Future Storms, Global Warming Could Devastate Louisiana Coast

The governor recently committed another $1 billion, in addition to the billions in federal money, to reverse the coastal damage. Jindal joined Woodruff for a helicopter tour of the wetlands, high above the bayou.

"If you're interested in hurricane protection, if you're appalled by what happened in the Ninth Ward in New Orleans, you should care about this," Jindal said. "Every 2 miles of healthy wetlands reduce tidal surge by a foot. Every year, we're losing 30 miles off this coast. It's important environmentally, it's important for energy, it's important for people's lives."

A Costly Problem

It's important because up to 18 percent of the U.S. oil supply comes through Port Fourchon. And most of it is from rigs located a few miles out into the Gulf of Mexico.

"To give you a perspective, you've got about 5,000 of these structures in the world," Jindal said. "Four thousand of them [are] off our coast out here in the Gulf."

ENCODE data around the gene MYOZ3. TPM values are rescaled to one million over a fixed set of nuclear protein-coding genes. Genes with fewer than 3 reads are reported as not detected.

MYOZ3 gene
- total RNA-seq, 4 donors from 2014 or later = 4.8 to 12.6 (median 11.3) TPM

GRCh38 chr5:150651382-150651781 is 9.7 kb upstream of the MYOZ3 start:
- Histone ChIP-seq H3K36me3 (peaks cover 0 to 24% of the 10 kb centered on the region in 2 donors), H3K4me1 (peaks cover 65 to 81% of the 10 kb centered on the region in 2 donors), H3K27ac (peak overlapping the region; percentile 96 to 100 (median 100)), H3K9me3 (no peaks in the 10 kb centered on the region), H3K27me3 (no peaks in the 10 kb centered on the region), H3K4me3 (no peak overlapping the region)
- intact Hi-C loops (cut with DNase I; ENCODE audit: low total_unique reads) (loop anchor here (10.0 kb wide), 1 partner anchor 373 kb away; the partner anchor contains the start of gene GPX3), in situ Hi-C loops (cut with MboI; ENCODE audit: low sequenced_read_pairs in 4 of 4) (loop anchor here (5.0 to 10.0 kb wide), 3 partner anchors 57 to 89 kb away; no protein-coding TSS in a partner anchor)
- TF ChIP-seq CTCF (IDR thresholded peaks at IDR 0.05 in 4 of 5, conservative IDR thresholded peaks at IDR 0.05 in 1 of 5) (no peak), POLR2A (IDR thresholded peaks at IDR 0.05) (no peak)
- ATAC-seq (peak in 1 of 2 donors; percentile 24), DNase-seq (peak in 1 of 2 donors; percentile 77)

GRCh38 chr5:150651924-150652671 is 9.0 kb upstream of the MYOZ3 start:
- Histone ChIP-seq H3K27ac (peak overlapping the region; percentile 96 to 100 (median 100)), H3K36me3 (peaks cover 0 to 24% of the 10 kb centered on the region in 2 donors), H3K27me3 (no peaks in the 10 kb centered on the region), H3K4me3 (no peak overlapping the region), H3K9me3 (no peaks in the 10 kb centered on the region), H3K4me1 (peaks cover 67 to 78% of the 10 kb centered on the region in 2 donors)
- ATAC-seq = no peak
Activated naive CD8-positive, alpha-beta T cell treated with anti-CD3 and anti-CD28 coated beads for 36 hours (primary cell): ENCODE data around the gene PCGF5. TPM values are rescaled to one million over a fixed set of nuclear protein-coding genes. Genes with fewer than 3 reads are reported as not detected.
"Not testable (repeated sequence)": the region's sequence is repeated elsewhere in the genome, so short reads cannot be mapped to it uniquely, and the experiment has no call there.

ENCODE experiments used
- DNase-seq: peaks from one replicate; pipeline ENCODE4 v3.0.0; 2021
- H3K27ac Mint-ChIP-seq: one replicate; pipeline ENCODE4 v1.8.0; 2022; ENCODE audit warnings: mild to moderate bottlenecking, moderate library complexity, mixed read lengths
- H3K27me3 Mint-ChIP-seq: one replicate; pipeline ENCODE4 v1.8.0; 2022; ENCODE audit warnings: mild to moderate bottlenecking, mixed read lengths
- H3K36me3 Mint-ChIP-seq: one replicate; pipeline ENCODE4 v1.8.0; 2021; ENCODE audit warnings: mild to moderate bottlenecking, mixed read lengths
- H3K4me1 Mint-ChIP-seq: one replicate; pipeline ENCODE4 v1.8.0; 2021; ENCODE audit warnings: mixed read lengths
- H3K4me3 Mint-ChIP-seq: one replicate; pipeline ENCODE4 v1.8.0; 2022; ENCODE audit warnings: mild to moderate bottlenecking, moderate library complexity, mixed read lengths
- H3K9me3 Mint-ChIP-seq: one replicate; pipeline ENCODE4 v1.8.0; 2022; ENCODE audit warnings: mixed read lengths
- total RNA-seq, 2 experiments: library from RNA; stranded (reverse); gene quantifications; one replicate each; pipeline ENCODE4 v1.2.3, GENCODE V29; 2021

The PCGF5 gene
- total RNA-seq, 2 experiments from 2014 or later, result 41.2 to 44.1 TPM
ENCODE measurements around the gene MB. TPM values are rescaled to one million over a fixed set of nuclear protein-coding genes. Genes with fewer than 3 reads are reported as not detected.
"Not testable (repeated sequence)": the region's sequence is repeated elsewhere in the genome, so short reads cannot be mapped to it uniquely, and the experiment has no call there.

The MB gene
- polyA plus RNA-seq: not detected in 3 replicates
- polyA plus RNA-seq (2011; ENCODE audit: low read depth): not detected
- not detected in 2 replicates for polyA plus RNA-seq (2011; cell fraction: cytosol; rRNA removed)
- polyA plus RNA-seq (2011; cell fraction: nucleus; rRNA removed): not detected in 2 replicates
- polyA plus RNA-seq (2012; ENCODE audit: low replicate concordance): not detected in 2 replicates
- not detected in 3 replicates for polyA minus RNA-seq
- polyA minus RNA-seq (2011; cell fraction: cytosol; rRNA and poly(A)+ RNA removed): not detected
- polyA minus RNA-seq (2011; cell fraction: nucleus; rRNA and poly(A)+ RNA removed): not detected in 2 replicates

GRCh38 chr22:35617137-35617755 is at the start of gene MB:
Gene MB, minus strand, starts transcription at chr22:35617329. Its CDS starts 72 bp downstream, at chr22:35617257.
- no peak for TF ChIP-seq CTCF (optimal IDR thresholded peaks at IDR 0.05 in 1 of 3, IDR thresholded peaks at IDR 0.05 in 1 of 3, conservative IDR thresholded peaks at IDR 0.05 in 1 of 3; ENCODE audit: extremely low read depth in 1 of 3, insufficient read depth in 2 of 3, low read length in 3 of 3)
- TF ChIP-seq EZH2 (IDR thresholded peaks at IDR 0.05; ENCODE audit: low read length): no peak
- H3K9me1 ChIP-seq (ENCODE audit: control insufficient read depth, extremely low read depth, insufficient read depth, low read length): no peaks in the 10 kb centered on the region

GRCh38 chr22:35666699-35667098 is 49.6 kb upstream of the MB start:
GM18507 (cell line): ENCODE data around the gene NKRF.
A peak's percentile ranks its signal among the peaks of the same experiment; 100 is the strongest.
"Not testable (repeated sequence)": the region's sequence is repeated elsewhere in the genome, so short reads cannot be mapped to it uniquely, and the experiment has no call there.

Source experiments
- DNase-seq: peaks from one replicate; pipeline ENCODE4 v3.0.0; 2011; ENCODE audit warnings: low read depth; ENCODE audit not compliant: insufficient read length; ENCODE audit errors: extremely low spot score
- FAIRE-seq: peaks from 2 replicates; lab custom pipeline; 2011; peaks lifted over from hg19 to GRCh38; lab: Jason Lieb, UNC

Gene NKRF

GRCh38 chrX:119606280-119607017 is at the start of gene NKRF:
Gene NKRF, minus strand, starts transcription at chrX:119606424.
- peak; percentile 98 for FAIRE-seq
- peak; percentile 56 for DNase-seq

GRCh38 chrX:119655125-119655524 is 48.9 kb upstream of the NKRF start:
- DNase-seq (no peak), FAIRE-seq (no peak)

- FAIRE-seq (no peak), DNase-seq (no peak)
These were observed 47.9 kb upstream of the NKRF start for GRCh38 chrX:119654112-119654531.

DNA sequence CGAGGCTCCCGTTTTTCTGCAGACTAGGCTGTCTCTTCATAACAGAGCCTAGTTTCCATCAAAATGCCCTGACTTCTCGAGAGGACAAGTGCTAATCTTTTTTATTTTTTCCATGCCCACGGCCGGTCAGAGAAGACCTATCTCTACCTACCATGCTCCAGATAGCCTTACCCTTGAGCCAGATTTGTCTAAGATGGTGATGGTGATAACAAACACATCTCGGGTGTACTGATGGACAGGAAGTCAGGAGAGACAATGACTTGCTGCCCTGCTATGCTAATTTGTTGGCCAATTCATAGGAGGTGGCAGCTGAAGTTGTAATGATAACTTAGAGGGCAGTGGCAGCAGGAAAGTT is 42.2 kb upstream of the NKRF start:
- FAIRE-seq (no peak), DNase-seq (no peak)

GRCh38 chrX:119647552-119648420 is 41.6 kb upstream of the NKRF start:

That's why, he said, the federal government and the rest of the nation should have a vested interest in preserving the Louisiana coastline.

"All it takes is a Category 5 direct hit, and we'll all be thinking, 'Why didn't we invest in the coast when we had the chance?'" Jindal said. "It would have been cheaper to fix it in the first place."

Many scientists predict over the next decade we'll see stronger hurricanes -- Category 4 and 5 hurricanes even more violent than Katrina. The cause, some argue, is rising sea surface temperatures caused by global warming.

"I think [we should] let the best science decide," Jindal said when asked his opinion on the global warming debate. "It's pretty clear to me that the land is sinking, the water's rising, and that means that we better act today."

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